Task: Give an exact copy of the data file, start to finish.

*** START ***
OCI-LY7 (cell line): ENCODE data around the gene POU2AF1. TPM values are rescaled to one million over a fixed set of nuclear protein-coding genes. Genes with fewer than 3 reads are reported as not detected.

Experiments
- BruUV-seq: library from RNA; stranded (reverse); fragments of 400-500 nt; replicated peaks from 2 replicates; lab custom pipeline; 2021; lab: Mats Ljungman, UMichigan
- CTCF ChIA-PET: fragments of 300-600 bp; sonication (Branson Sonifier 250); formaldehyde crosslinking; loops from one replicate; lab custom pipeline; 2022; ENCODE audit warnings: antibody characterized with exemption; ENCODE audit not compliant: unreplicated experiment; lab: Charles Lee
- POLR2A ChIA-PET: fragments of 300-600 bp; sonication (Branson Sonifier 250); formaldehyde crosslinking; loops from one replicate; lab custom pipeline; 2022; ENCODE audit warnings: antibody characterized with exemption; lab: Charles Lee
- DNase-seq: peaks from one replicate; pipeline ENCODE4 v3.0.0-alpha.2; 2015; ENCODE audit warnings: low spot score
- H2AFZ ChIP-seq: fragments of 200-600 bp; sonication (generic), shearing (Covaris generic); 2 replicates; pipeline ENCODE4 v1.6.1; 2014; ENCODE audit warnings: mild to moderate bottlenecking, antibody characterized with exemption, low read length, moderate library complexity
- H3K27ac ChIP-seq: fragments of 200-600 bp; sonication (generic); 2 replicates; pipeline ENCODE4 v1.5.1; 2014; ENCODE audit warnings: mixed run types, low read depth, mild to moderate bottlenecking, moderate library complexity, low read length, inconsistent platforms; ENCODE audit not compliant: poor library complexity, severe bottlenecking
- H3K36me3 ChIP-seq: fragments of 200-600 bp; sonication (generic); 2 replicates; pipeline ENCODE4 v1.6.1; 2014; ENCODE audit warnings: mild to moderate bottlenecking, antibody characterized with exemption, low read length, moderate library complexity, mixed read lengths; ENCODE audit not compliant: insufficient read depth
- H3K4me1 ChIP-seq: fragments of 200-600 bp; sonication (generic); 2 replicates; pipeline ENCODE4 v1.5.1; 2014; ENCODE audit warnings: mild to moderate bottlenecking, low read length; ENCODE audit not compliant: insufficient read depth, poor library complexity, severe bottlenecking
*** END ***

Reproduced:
OCI-LY7 (cell line): ENCODE data around the gene POU2AF1. TPM values are rescaled to one million over a fixed set of nuclear protein-coding genes. Genes with fewer than 3 reads are reported as not detected.

Experiments
- BruUV-seq: library from RNA; stranded (reverse); fragments of 400-500 nt; replicated peaks from 2 replicates; lab custom pipeline; 2021; lab: Mats Ljungman, UMichigan
- CTCF ChIA-PET: fragments of 300-600 bp; sonication (Branson Sonifier 250); formaldehyde crosslinking; loops from one replicate; lab custom pipeline; 2022; ENCODE audit warnings: antibody characterized with exemption; ENCODE audit not compliant: unreplicated experiment; lab: Charles Lee
- POLR2A ChIA-PET: fragments of 300-600 bp; sonication (Branson Sonifier 250); formaldehyde crosslinking; loops from one replicate; lab custom pipeline; 2022; ENCODE audit warnings: antibody characterized with exemption; lab: Charles Lee
- DNase-seq: peaks from one replicate; pipeline ENCODE4 v3.0.0-alpha.2; 2015; ENCODE audit warnings: low spot score
- H2AFZ ChIP-seq: fragments of 200-600 bp; sonication (generic), shearing (Covaris generic); 2 replicates; pipeline ENCODE4 v1.6.1; 2014; ENCODE audit warnings: mild to moderate bottlenecking, antibody characterized with exemption, low read length, moderate library complexity
- H3K27ac ChIP-seq: fragments of 200-600 bp; sonication (generic); 2 replicates; pipeline ENCODE4 v1.5.1; 2014; ENCODE audit warnings: mixed run types, low read depth, mild to moderate bottlenecking, moderate library complexity, low read length, inconsistent platforms; ENCODE audit not compliant: poor library complexity, severe bottlenecking
- H3K36me3 ChIP-seq: fragments of 200-600 bp; sonication (generic); 2 replicates; pipeline ENCODE4 v1.6.1; 2014; ENCODE audit warnings: mild to moderate bottlenecking, antibody characterized with exemption, low read length, moderate library complexity, mixed read lengths; ENCODE audit not compliant: insufficient read depth
- H3K4me1 ChIP-seq: fragments of 200-600 bp; sonication (generic); 2 replicates; pipeline ENCODE4 v1.5.1; 2014; ENCODE audit warnings: mild to moderate bottlenecking, low read length; ENCODE audit not compliant: insufficient read depth, poor library complexity, severe bottlenecking